A U.S. federal appeal court ruled that a Jewish man incarcerated in Texas must receive kosher meals in prison in a case revolving around the 2000 Religious Land Use and Institutionalized Persons Act, which forbids the government from restricting religious rights of institutionalized individuals.
The 5th Circuit Court of Appeals in New Orleans ruled that Max Moussazadeh, 35, is a practicing Orthodox Jew who keeps a kosher diet, and that the state of Texas infringed on his religious beliefs by denying his request for kosher meals.
Moussazadeh is serving a 75-year sentence for murder. He had sued the state of Texas in 2005 over the kosher meal issue, but prison officials claimed his commitment to such a diet was not sincere and cited his previous purchases of non-kosher food items. “I feel that I am going against my beliefs and that I will be punished by God for not practicing my religion correctly,” Moussazadeh wrote in his 2005 complaint, according to the Houston Chronicle.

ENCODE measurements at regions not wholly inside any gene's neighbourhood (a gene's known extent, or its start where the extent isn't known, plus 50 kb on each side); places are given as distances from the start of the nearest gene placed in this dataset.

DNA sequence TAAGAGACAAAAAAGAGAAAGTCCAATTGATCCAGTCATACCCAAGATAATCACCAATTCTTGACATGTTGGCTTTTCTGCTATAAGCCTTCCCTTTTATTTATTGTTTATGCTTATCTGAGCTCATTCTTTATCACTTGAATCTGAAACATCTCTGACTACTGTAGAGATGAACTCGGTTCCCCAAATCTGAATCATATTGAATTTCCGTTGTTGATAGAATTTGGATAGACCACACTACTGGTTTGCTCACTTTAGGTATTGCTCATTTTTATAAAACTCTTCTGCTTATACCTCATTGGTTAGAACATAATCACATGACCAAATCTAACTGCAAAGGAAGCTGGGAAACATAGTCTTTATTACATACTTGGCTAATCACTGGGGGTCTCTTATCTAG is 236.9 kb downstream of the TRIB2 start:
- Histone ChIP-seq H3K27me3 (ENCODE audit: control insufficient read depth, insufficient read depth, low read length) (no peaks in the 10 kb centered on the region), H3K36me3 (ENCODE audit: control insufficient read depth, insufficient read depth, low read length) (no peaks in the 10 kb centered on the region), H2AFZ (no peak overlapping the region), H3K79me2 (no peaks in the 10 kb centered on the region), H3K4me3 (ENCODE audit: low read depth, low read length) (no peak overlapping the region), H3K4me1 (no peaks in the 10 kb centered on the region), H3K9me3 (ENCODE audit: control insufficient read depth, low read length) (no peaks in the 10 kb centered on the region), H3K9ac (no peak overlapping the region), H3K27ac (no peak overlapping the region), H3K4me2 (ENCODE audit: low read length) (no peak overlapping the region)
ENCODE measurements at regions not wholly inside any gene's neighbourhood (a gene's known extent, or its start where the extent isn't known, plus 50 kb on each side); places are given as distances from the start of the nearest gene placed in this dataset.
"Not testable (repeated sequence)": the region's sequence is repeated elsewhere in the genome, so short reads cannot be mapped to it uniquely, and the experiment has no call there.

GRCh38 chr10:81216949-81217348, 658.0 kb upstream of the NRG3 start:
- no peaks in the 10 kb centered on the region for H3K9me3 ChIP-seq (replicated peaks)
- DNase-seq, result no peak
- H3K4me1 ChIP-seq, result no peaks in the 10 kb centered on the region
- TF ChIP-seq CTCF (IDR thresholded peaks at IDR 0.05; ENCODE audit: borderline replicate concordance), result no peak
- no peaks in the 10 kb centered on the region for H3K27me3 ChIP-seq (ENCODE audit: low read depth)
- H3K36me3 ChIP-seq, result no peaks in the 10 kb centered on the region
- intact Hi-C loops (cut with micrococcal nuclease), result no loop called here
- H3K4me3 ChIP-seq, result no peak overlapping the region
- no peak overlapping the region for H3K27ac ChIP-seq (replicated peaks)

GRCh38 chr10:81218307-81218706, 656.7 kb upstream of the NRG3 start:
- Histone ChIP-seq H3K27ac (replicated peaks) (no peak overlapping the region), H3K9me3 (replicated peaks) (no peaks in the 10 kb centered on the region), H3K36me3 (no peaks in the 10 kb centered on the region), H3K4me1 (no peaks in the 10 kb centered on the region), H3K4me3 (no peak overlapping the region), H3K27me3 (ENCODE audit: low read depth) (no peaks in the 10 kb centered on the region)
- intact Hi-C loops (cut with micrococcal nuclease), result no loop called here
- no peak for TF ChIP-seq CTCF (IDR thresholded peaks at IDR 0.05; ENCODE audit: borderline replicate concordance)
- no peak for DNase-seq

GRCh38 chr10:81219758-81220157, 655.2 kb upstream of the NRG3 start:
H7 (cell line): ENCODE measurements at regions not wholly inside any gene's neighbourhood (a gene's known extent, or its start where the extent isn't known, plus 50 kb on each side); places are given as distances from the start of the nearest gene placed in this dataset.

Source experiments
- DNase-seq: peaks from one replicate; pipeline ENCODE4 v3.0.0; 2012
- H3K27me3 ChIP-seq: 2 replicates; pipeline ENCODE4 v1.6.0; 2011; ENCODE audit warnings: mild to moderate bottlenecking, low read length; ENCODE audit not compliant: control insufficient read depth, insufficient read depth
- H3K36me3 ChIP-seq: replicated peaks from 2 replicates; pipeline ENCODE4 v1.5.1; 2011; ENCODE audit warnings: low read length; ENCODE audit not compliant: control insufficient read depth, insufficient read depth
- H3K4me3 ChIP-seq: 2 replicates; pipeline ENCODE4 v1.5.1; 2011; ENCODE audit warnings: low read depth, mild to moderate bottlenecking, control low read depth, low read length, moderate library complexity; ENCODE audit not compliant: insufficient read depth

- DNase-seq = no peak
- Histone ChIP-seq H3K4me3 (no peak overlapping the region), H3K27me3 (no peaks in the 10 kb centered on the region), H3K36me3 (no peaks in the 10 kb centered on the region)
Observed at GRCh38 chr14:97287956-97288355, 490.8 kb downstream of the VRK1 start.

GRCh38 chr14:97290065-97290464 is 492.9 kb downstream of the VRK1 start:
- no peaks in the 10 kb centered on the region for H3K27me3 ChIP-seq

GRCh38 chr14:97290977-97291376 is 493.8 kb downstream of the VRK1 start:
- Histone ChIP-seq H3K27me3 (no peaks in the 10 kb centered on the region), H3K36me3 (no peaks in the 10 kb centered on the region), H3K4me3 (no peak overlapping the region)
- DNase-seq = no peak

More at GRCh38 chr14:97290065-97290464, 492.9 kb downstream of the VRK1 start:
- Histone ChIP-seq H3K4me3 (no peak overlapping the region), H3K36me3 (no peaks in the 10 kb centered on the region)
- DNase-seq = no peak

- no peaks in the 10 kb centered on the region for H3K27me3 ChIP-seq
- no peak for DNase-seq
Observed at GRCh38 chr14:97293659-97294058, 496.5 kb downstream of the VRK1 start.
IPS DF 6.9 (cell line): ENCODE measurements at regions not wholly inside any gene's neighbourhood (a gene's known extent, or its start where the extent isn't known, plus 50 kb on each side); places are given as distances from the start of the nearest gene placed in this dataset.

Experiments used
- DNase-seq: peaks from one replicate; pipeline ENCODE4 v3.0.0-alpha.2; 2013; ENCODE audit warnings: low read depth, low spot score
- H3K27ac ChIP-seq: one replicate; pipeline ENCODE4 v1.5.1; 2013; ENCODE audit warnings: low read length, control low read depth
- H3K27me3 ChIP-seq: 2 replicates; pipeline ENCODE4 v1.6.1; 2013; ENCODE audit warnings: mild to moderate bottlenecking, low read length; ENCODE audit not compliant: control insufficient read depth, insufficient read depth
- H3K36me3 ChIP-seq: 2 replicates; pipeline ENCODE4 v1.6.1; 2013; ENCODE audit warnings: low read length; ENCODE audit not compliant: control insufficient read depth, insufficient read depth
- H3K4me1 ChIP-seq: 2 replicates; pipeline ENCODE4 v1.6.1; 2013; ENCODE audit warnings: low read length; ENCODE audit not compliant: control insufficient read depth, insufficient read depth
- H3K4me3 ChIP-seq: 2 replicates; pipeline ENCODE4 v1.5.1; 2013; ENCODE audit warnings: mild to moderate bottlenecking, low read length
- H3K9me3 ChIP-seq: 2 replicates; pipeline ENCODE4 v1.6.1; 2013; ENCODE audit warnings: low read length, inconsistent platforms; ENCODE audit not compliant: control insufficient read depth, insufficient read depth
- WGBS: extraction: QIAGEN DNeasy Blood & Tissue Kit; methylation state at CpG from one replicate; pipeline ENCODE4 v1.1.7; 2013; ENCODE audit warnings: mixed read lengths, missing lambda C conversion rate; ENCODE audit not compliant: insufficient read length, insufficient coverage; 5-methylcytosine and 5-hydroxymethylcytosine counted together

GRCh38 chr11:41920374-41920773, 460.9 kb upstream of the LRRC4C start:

Luke Goodrich—Deputy General Counsel for the Becket Fund for Religious Liberty, an organization that helped represent Moussazadeh—called the latest court decision a major victory. “Even prisoners retain their human rights, and the state cannot sacrifice those rights on the altar of bureaucratic convenience,” he said.